The South Wales town of Carmarthen is popular with tourists due to its variety of attractions, accessibility and proximity to other great destinations, such as Tenby and Saundersfoot. Lying on the River Towy, famed for its salmon fishing, Carmarthen claims to be the oldest town in Wales, yet with the university attracting students from around the globe, it has a vibrant cosmopolitan atmosphere. 


1. National Botanic Garden of Wales

The National Botanic Garden of Wales offers over 400 acres for you to explore. Flower-rich meadows, woodlands, waterfalls, and a whole host of living attractions mean that you can easily spend a day enjoying the garden. Accessible to all, there is lots to see and do so take advantage of the range of trails and apps available to help you make the most of your visit. 


2. The British Bird of Prey Centre

Just outside Carmarthen, the British Bird of Prey Centre offers an amazing experience. With their home in the National Botanic Gardens of Wales, the stunningly beautiful birds fly close by their audience and visitors get the chance to handle and fly their favourite raptors. Red kites, owls, eagles and falcons are just some of the amazing birds, and there are even opportunities to adopt one, and receive regular updates, photos and goodies. Suitable for all the family, the Bird of Prey Centre is a great day out.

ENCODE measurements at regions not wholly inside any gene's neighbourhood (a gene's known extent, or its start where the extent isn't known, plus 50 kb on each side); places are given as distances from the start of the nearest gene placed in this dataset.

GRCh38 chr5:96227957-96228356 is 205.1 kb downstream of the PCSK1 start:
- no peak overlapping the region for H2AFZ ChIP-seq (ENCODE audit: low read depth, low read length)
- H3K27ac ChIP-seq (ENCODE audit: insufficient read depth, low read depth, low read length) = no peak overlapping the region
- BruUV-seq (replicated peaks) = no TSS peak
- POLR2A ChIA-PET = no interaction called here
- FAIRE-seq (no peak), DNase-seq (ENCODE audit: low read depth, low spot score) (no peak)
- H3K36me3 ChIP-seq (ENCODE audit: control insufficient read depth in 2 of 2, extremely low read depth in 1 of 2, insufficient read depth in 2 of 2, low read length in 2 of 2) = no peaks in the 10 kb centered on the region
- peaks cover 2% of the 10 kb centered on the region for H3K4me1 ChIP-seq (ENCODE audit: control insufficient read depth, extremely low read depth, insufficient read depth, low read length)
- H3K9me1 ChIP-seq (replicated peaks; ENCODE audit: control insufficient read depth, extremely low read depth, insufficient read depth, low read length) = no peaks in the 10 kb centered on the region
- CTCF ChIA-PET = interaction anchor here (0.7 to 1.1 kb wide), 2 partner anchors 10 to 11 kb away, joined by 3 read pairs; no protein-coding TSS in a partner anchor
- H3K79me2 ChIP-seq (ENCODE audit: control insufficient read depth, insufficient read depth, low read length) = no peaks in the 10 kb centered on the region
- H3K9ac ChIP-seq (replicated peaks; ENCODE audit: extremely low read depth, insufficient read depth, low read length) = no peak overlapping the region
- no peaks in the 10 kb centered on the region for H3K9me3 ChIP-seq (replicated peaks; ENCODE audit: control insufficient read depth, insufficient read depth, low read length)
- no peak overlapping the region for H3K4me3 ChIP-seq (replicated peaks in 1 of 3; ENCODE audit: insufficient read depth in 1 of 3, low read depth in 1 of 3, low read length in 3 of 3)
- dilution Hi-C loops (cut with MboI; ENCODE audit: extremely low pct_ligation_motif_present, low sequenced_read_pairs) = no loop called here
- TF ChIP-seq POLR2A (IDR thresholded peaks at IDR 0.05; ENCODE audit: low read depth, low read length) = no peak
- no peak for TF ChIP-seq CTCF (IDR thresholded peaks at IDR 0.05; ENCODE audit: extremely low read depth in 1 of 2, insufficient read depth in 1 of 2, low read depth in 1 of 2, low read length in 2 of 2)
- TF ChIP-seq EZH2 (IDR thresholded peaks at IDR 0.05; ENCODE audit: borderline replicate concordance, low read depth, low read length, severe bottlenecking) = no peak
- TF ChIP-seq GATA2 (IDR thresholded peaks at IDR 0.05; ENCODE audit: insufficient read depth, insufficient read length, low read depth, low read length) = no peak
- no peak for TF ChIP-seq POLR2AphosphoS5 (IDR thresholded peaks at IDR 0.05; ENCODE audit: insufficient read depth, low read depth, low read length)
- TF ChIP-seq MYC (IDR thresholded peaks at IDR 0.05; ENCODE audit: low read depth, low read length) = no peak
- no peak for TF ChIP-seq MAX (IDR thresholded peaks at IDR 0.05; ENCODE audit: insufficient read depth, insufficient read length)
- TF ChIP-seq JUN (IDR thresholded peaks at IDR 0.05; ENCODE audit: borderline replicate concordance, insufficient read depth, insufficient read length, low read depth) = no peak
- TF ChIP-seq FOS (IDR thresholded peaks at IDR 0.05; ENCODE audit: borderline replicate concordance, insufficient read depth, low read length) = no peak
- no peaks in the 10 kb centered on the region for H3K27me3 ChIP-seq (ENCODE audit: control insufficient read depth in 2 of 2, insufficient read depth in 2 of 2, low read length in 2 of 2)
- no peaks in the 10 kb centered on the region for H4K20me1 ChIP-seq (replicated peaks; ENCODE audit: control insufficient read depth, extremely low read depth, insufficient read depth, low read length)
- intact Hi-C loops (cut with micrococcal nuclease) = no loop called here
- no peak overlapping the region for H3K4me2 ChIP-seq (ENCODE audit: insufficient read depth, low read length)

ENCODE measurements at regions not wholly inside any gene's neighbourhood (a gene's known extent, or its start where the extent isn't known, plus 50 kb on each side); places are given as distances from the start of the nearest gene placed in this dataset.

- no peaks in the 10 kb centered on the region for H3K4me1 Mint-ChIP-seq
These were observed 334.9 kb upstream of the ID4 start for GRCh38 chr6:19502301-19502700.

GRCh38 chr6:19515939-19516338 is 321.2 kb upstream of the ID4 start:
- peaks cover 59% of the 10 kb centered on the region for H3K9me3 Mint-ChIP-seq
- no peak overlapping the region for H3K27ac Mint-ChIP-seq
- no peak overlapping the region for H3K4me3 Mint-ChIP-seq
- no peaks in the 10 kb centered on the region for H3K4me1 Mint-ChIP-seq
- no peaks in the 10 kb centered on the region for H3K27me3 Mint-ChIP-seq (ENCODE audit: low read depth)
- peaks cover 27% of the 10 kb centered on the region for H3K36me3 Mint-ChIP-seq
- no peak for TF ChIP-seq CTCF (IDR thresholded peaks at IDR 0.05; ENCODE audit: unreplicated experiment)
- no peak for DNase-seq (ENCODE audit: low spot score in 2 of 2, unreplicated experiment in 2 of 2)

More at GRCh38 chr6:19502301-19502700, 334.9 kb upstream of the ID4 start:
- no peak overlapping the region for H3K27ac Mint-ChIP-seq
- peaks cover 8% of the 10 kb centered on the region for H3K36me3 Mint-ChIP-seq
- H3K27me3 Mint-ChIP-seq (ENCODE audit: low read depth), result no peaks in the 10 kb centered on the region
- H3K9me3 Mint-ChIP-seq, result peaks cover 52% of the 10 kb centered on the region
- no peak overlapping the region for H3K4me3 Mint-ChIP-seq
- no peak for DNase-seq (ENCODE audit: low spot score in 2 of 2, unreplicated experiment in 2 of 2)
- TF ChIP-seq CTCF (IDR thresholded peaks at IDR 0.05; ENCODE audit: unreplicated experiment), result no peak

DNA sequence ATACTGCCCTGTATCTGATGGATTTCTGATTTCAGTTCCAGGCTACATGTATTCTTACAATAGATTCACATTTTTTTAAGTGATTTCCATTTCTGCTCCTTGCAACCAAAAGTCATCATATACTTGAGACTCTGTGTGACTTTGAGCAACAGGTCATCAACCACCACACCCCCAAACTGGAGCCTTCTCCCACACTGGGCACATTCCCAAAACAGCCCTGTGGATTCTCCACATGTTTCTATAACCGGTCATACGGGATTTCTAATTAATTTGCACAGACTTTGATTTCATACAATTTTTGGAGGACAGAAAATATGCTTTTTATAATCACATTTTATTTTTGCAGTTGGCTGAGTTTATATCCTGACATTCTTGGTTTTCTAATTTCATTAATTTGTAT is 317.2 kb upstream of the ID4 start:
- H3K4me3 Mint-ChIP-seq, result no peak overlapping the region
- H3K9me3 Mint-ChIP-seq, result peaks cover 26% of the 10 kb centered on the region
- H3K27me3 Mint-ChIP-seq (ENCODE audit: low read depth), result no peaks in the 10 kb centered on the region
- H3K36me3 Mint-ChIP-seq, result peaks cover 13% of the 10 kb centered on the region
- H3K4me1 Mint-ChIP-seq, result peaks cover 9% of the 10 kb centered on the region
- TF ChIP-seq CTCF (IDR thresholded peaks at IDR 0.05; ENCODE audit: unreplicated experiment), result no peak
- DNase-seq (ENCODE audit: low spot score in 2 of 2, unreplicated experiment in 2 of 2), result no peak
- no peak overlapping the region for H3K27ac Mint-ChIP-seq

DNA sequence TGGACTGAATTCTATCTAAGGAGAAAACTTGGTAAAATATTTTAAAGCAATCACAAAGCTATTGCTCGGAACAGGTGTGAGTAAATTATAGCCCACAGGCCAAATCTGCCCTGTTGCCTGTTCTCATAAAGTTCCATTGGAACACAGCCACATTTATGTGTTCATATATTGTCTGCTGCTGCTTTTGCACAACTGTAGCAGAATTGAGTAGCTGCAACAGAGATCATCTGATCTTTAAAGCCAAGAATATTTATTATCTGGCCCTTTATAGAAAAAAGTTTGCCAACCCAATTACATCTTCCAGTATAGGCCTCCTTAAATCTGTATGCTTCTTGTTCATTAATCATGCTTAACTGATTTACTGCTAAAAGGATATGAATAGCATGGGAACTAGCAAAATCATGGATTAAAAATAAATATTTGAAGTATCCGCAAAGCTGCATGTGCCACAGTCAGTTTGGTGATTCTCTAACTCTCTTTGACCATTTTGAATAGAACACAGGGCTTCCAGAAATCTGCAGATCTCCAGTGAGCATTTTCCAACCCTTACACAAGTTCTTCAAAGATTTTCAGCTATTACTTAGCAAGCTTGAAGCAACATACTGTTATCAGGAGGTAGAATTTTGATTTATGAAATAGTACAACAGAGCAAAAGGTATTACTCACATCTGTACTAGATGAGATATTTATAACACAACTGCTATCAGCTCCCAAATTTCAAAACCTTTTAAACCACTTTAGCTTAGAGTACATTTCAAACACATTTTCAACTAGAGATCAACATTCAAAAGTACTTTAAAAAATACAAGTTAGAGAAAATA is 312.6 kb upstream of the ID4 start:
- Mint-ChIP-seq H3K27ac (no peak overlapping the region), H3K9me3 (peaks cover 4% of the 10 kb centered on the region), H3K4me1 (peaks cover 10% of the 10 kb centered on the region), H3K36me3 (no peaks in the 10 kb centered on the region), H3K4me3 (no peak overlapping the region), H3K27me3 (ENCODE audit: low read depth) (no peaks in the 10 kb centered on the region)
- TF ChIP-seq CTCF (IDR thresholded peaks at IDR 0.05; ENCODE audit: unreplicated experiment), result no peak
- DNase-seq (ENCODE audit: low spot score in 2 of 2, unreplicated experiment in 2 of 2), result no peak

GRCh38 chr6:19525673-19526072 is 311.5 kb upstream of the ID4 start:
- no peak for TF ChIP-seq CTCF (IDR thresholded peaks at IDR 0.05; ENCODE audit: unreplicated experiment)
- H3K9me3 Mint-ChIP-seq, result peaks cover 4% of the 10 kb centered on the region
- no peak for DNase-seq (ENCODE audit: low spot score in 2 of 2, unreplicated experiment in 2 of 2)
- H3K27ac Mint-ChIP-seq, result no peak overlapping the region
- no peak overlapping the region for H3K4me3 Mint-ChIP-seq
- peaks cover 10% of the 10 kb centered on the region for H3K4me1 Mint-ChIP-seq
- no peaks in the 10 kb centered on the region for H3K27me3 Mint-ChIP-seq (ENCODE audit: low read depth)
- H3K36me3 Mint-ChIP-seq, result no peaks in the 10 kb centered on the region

British Bird of Prey Centre


3. Carmarthen Castle

Overlooking the River Towy, the ruins of Carmarthen Castle demonstrate how imposing this fortress was at the height of its power and strength. Constructed in the 1100s, it quickly became an important site, and the administrative centre of south-west Wales. Throughout the long history of the castle, it’s been subjected to numerous attacks and changed hands several times. Performing a number of tasks, including that of the town gaol and police station, it’s now home to a fascinating museum collection of relics from Carmarthen’s past.  

  • Location: Under 10 minutes walk from Carmarthen station
  • Discover the castle ruins
  • Free entry


4. Gwili Railway

Covering a distance of 7.2 km or 4.5 miles, the Gwili Railway gives children and adults the opportunity to drive their own steam engine. Operating on a preserved standard gauge track, this heritage line is a must for all railway enthusiasts. 

Following some of the original route between Aberystwyth and Carmarthen, the journey takes you from Danycoed to Bronwydd Arms, along the banks of the River Gwili and passes through wooded hills and rolling vales. With numerous visitor events, and a large group of keen and dedicated volunteers, the Gwili Railway makes a great day out.